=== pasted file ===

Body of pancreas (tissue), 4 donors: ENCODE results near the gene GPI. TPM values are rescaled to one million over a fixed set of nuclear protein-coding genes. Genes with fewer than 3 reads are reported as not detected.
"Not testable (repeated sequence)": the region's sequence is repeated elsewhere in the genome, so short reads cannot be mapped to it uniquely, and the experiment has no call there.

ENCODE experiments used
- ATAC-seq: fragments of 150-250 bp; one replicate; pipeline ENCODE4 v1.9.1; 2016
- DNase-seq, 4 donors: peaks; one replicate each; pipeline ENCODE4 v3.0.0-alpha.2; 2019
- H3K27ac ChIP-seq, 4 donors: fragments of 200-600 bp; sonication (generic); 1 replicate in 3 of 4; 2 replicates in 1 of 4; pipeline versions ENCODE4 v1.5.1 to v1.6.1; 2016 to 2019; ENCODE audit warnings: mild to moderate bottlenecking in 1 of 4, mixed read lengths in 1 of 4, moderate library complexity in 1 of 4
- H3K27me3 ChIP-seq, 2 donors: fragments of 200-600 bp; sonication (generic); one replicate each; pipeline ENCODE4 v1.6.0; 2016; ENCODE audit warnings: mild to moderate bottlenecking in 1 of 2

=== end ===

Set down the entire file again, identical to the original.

Body of pancreas (tissue), 4 donors: ENCODE results near the gene GPI. TPM values are rescaled to one million over a fixed set of nuclear protein-coding genes. Genes with fewer than 3 reads are reported as not detected.
"Not testable (repeated sequence)": the region's sequence is repeated elsewhere in the genome, so short reads cannot be mapped to it uniquely, and the experiment has no call there.

ENCODE experiments used
- ATAC-seq: fragments of 150-250 bp; one replicate; pipeline ENCODE4 v1.9.1; 2016
- DNase-seq, 4 donors: peaks; one replicate each; pipeline ENCODE4 v3.0.0-alpha.2; 2019
- H3K27ac ChIP-seq, 4 donors: fragments of 200-600 bp; sonication (generic); 1 replicate in 3 of 4; 2 replicates in 1 of 4; pipeline versions ENCODE4 v1.5.1 to v1.6.1; 2016 to 2019; ENCODE audit warnings: mild to moderate bottlenecking in 1 of 4, mixed read lengths in 1 of 4, moderate library complexity in 1 of 4
- H3K27me3 ChIP-seq, 2 donors: fragments of 200-600 bp; sonication (generic); one replicate each; pipeline ENCODE4 v1.6.0; 2016; ENCODE audit warnings: mild to moderate bottlenecking in 1 of 2